Rooted in Resilience: Greg Gude

July 2022

The kumquat has been rooted in Dade City for more than 100 years. This tart fruit is packed with flavor and has been a key driver to the local economy over the years. There’s even an annual kumquat festival in honor of this ‘little golden gem of the citrus industry” that welcomes thousands of visitors each year.

Greg Gude is a third generation kumquat grower who has had a love for kumquats since he would pick the fruit at age 13 alongside his dad. “I just love the fruit,” says Gude. “I love to talk about it…I guess it’s in my blood.”

Gude has shared his love for the kumquat across the world—traveling to events to share his knowledge about the fruit in Chile, Georgia, Epcot and an array of festivals statewide.

He became more hands-on in the family business during his days off as a firefighter while his kids were young. He would work in the packing house during the season where he grew his appreciation and knowledge for the fruit.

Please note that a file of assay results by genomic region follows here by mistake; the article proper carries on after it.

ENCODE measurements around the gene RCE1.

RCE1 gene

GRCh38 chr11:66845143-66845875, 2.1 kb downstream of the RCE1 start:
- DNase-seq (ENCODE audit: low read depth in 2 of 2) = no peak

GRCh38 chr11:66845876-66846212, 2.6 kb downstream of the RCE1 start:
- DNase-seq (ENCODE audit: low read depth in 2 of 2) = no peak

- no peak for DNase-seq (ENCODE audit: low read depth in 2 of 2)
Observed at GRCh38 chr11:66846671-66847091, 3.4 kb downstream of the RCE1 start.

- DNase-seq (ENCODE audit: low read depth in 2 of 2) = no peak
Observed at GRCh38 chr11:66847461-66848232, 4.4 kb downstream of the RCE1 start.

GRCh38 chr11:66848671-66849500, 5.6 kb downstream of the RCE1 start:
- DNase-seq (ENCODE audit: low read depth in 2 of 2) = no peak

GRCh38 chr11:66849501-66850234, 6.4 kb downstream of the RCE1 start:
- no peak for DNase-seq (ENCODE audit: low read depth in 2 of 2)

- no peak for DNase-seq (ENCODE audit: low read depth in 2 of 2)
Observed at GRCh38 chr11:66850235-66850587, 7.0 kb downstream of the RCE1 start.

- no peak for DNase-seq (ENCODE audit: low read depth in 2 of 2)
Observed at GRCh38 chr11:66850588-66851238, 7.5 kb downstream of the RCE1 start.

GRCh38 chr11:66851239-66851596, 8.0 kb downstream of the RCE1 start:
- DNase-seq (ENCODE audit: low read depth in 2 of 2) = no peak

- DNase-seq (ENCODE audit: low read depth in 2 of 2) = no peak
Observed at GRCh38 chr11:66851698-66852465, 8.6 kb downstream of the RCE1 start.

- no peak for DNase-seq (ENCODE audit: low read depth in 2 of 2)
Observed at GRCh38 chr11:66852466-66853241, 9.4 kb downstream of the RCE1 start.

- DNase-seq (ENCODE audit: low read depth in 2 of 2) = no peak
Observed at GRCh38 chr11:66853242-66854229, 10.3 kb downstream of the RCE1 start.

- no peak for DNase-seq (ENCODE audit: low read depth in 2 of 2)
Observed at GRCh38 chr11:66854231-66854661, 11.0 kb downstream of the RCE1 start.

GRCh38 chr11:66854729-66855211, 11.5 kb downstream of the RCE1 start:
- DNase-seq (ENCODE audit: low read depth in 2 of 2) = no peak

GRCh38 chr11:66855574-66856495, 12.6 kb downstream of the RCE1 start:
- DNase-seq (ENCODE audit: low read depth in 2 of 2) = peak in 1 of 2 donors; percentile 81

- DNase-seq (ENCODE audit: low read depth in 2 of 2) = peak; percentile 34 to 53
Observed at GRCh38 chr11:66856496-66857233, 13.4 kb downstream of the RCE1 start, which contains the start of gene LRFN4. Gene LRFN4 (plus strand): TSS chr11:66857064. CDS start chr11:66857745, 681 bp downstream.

“We really had a heck of business,” exclaimed Gude. “At our peak, we were harvesting about 15,000 bushels of kumquats and employed between 30-50 harvesters.”

The peak was in 2015, right before citrus greening devastated the kumquat. Groves totaling 4,000 trees, soaring at 17 feet, were reduced to just 200 trees.

Gude’s positive attitude, faith and love for agriculture (and the kumquat) kept him rooted.  He began to regrow and rebuild. He worked with UF/IFAS Extension agents on new and innovative growing techniques.

“After so many years of productive trees, we had to look at ways to plant differently,” said Gude.

They planted different sized trees, used tree covers, ground coverings and implemented various methods to deter the Asian Psyllid such as pumpkin bugs and oiling the leaf.

Gude, his wife Fanchone, and his family, relied on their seasonal income from Kumquat Growers to supplement the farm income. Kumquat Growers currently offer 17 different products ranging from Kumquat pie, marmalades, jellies, salsa, sauces and even kumquat butter, are available to order.

Last year, they harvested 1,­100 bushels of kumquats. A far number from 15,000; but they have secured Publix as a customer, supplying kumquats to its distribution centers. They have also partnered with different breweries to deliver kumquat puree as the key ingredient to a kumquat craft beer.

Gude is hopeful that his grandchildren will continue in the family business. “I still believe in the industry,” said Gude. “I see the opportunity and know the value of the land. That’s the resilience.”